Swelling in the ankles is usually the result of an ankle injury, and can be painful and uncomfortable if you have to do physical activity. It's important to see a doctor immediately after you are injured, because the doctor can assess the injury and recommend the best treatment for your condition. However, there are some common treatments that doctors recommend for people with ankle injuries. Learn how to do it to help heal a swollen ankle.
Part 1 of 3: Speeding up the Healing Process
Step 1. Make an appointment with a doctor, or go to the emergency department at a hospital
If you have a recent injury and you are in pain, seek immediate medical attention. Go to the emergency department at a hospital if you think you need first aid, or you can't see your regular doctor. When the doctor performs an examination, he or she will ask several questions and examine certain symptoms to determine the type and severity of the injury. Tell the truth about your pain and other symptoms, so your doctor can properly diagnose and treat your injury. There are three levels of injury, namely:
- Grade I injuries are partial tears of the ligamentous tissue without loss of function or paralysis. Patients diagnosed with grade I injuries are still able to walk and bear weight on the injured part. The person may have bruising and mild pain.
- A grade II injury is a tear (but not completely) in one or more of the ligaments, and the injured part is difficult to function in a moderate stage. This means that the patient will find it difficult to bear the weight on the injured leg so that the patient needs support. The patient will feel pain of moderate intensity, have bruising, and swelling. The doctor will also notice that the area of movement of the injured body is limited.
- Grade III injuries are complete tears that alter and remove the unitary structure of the ligamentous tissue. The patient is unable to bear weight or walk unaided. The patient has severe bruising and swelling.
Step 2. Watch out for high ankle sprains
Ankle injuries generally involve the ATFL ligament that stabilizes the ankle. These injuries usually result from a "slipped" ankle. This injury is called a low ankle sprain, but you can also experience a high ankle sprain, especially if you are an athlete. High ankle sprain injuries occur in the ligament, the syndesmosis, which is located above the ankle joint. These injuries may not appear as bruising and swollen, but they are likely to be more painful and take longer to heal.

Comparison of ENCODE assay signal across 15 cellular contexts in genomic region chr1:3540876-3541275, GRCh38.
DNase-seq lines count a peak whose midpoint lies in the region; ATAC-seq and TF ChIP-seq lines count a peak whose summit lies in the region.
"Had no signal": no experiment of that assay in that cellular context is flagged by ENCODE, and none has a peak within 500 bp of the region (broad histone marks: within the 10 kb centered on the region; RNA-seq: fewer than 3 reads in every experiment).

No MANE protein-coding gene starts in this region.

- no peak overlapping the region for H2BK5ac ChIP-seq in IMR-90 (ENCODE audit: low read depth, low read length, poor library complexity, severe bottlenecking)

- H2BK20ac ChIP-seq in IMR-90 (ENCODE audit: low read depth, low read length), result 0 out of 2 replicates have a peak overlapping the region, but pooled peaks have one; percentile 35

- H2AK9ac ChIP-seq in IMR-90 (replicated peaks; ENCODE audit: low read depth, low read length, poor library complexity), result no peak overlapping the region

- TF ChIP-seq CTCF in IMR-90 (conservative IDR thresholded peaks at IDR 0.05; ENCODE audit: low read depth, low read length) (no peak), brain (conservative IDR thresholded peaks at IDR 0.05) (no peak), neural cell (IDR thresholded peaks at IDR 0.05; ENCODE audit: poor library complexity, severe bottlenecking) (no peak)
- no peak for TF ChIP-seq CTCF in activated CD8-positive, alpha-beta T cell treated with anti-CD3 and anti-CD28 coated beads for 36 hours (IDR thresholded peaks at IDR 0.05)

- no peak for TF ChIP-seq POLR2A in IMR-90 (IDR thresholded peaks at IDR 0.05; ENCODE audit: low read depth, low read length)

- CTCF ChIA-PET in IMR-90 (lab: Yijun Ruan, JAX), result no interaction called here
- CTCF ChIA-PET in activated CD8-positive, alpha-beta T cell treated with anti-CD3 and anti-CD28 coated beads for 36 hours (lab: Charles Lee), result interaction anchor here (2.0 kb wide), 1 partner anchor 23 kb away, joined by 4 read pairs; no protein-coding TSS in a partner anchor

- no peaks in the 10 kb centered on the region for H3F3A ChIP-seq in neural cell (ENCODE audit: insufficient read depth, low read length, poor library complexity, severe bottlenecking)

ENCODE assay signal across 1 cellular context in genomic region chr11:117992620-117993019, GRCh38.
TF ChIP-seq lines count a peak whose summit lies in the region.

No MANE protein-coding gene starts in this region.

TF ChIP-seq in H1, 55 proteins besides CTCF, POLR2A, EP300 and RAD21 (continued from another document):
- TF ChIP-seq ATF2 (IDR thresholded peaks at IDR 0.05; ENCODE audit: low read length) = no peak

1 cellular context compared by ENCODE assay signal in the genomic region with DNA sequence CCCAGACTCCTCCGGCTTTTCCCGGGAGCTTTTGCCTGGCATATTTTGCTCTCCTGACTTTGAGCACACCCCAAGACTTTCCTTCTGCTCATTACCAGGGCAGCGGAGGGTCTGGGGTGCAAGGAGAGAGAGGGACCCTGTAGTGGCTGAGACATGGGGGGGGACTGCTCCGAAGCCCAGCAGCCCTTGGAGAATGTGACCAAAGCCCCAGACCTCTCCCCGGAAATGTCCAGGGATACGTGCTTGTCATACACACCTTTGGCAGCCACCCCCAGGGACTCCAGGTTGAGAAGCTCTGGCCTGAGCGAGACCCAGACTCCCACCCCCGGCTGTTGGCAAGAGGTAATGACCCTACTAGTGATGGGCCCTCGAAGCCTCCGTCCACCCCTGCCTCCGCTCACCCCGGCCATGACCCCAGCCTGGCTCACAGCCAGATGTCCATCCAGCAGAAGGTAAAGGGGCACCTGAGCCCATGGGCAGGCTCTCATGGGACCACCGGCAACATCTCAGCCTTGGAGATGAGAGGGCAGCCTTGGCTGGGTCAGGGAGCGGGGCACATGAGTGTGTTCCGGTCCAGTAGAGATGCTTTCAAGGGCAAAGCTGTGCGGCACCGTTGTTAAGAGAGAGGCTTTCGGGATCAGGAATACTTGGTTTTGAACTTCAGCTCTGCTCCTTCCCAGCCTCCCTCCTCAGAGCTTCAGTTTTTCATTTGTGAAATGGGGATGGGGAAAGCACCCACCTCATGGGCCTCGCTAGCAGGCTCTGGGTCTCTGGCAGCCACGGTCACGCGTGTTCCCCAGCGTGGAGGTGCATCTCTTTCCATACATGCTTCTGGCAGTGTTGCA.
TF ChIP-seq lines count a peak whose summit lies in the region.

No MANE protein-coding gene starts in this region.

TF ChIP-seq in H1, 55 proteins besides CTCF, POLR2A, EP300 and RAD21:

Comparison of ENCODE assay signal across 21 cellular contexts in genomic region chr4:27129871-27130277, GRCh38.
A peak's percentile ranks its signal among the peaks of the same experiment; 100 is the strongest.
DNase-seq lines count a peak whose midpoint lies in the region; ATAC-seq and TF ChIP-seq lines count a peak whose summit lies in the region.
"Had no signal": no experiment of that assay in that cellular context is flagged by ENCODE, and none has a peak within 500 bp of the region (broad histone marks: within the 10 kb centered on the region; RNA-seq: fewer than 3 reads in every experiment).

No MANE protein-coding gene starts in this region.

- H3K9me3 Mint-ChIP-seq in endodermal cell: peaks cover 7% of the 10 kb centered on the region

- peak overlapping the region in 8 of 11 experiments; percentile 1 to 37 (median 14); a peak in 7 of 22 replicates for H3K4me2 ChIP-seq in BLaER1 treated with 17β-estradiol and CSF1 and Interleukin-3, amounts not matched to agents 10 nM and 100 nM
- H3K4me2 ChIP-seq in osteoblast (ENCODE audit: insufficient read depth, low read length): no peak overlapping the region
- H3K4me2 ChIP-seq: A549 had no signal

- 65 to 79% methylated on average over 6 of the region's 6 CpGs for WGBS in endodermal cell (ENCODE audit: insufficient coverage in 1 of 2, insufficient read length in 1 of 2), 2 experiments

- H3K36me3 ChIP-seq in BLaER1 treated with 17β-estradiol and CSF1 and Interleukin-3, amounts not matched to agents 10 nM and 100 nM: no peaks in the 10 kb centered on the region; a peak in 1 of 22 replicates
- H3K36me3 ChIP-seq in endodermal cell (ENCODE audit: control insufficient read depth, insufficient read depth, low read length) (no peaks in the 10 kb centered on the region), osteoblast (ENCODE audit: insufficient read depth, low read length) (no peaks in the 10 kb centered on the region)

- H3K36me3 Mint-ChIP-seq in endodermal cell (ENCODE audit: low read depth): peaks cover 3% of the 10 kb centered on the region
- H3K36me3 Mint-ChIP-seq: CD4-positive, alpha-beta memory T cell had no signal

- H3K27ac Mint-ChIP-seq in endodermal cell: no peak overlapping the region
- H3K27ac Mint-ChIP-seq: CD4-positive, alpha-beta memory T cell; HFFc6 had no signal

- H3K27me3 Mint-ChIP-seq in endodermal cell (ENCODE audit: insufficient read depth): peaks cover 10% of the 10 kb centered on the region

Step 3. Follow the instructions given by your doctor
After the doctor checks for swelling in the ankle, you must adhere to all the treatment plans given by the doctor to cure the swelling. Most likely, the doctor will tell you to rest, apply ice to the swelling, compress the swelling, and place the swollen ankle at a higher level than the heart, and all of these treatments must be performed over a period of time. Call your doctor if you experience more severe symptoms or the injury doesn't improve after some time.
If your injury is severe, find out about physical therapy that can help speed up the healing process of the injured area. The exercise sessions performed in this therapy also reduce your chances of injuring your ankle again in the future
Step 4. Rest the ankle for 2-3 days after the injury
Making sure your ankle gets adequate rest during this time can help speed up recovery. In other words, you should avoid doing sports or other activities that involve physical strength, especially activities that put pressure on the ankle. Maybe you need to take time off work if the job requires you to stand all day.
Step 5. Place an ice cube on the ankle for 15-20 minutes per session, to reduce pain and swelling
When you place an ice cube on your injured ankle, the resulting cold will reduce blood flow to the injured area, which will reduce the swelling more quickly. In addition, you will more easily tolerate the pain. Wrap the ice pack in a towel before you apply it to the skin.
After placing an ice cube on the ankle, wait for an hour, then apply the ice again to the injured area. Exposing the skin to ice for too long can damage the skin
Step 6. Compress the injured ankle, allowing you to limit the range of motion of the ankle
Compressing the injured area will also reduce swelling and speed up the recovery process. Cover the injured area with a bandage or compress.